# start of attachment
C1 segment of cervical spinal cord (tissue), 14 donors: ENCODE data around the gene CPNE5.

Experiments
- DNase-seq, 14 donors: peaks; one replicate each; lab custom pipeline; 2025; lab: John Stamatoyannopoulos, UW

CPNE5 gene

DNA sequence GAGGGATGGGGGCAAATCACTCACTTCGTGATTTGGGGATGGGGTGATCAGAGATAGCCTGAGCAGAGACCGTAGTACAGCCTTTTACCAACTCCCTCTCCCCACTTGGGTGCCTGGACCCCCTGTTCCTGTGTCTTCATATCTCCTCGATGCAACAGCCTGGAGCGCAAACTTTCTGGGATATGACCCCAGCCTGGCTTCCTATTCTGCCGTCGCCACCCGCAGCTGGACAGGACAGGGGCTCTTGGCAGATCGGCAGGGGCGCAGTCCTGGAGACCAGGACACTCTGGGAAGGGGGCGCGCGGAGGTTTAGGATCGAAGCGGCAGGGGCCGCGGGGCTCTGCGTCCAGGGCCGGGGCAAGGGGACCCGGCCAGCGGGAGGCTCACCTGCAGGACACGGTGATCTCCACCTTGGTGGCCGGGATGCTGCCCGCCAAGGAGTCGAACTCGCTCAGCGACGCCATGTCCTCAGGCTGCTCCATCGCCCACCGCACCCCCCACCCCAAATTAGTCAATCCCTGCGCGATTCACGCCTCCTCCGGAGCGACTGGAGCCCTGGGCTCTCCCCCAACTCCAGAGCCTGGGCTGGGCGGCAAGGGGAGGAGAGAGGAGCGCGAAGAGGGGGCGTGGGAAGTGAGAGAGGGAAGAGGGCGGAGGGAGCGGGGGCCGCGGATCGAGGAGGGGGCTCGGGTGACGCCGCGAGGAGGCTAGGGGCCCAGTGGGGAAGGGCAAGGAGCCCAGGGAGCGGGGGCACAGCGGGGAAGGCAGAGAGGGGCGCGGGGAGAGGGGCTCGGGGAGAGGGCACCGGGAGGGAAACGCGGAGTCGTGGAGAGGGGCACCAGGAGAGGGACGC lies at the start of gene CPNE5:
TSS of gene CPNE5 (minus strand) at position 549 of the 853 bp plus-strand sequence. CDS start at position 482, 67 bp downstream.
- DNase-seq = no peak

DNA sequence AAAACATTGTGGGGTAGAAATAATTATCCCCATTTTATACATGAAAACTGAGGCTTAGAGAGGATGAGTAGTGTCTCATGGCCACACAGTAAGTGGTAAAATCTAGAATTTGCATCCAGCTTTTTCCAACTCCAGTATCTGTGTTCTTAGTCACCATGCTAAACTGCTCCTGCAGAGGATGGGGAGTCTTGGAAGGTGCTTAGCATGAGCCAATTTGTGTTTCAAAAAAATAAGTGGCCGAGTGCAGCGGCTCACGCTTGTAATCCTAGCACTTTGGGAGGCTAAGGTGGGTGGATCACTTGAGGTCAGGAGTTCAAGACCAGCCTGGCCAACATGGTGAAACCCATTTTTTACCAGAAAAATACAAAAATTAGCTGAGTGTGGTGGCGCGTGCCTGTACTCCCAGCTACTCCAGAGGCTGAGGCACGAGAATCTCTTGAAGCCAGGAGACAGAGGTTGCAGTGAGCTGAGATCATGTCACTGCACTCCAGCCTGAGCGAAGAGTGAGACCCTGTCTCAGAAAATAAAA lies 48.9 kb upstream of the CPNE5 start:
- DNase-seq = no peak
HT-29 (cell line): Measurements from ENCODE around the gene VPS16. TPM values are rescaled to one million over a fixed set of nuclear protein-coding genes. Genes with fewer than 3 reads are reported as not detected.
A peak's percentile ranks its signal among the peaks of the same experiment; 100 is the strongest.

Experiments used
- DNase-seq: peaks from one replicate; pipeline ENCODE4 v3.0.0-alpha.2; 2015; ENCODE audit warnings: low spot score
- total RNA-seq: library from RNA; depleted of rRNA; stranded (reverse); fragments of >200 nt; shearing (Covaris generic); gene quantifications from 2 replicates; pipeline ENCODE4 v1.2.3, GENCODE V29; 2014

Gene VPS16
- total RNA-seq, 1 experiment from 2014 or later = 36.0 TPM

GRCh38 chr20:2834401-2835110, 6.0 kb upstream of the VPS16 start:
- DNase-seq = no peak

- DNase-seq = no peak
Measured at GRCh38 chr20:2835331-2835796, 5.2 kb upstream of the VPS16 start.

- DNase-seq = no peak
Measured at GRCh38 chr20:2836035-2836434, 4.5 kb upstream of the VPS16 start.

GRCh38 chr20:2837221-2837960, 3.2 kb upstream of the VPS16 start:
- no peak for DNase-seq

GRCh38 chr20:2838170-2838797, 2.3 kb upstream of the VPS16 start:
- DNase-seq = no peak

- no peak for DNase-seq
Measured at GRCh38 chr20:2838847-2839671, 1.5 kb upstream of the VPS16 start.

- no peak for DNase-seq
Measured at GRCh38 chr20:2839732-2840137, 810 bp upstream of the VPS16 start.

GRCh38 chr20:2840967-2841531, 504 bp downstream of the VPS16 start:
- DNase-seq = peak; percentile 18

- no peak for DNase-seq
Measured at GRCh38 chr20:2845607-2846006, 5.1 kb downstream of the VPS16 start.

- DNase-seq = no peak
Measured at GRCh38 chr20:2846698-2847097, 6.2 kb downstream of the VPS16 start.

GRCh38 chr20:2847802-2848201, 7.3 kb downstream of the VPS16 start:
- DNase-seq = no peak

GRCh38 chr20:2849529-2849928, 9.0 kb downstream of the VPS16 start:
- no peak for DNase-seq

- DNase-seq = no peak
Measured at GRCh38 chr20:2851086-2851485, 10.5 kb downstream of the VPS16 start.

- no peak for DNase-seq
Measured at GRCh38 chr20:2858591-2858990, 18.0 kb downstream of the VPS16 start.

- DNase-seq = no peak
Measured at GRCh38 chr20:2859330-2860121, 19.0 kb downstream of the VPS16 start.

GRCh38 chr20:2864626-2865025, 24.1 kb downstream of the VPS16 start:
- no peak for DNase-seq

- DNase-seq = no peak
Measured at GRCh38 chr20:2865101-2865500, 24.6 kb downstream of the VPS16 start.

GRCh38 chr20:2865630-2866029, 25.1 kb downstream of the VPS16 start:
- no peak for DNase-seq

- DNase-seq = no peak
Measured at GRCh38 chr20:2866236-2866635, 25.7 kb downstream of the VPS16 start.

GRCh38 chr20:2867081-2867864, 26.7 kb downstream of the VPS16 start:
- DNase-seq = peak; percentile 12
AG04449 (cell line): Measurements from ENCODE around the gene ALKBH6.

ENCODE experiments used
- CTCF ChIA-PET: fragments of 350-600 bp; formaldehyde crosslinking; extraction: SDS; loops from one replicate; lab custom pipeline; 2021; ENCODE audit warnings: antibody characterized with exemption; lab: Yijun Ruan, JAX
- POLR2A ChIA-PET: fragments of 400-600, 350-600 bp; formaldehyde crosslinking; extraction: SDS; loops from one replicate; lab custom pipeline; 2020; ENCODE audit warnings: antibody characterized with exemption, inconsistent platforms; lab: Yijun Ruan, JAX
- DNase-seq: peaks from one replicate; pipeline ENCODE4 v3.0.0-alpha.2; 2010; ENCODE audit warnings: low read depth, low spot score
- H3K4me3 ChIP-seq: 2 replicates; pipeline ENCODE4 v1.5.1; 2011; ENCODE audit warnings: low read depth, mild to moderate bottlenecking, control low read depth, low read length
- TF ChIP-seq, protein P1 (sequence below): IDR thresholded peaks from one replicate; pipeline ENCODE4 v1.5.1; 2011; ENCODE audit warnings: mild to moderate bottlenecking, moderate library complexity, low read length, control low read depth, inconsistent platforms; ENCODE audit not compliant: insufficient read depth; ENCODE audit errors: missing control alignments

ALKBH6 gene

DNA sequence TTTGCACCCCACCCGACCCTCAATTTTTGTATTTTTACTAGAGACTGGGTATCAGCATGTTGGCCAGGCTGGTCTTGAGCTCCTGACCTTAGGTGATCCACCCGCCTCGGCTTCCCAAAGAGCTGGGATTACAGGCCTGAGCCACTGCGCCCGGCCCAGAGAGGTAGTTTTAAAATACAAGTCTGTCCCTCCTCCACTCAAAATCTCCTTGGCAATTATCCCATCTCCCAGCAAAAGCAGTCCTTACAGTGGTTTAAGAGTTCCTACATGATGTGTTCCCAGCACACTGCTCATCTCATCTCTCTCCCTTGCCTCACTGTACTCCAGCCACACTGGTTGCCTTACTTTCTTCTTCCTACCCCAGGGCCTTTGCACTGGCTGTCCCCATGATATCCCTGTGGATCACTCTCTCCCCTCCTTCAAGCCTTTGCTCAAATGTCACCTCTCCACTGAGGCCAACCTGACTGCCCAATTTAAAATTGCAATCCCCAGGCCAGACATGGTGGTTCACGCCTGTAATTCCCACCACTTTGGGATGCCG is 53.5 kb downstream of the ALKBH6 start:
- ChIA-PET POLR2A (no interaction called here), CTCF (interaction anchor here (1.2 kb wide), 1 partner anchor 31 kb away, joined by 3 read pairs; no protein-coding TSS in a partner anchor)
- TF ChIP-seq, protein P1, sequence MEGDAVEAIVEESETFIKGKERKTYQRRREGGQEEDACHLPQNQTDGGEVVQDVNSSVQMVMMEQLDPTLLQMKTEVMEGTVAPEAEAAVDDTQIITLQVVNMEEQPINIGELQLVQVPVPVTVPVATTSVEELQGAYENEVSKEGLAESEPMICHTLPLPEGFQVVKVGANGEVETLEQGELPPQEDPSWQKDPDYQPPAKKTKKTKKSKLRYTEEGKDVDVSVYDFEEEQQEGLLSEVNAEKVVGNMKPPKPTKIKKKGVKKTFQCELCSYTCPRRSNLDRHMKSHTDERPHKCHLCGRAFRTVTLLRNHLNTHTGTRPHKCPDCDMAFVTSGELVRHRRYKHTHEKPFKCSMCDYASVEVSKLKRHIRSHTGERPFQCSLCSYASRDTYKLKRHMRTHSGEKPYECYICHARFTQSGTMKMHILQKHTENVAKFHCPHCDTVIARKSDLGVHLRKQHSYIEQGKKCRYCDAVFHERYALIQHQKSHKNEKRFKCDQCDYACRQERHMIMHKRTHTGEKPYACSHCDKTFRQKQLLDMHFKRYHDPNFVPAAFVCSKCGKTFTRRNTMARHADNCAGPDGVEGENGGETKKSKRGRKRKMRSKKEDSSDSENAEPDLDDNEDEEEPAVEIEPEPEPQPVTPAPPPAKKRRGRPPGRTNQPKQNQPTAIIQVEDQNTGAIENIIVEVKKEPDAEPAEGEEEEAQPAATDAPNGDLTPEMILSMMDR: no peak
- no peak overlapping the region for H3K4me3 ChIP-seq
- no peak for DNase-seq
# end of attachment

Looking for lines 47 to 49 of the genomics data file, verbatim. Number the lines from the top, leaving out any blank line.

GRCh38 chr20:2864626-2865025, 24.1 kb downstream of the VPS16 start:
- no peak for DNase-seq

- DNase-seq = no peak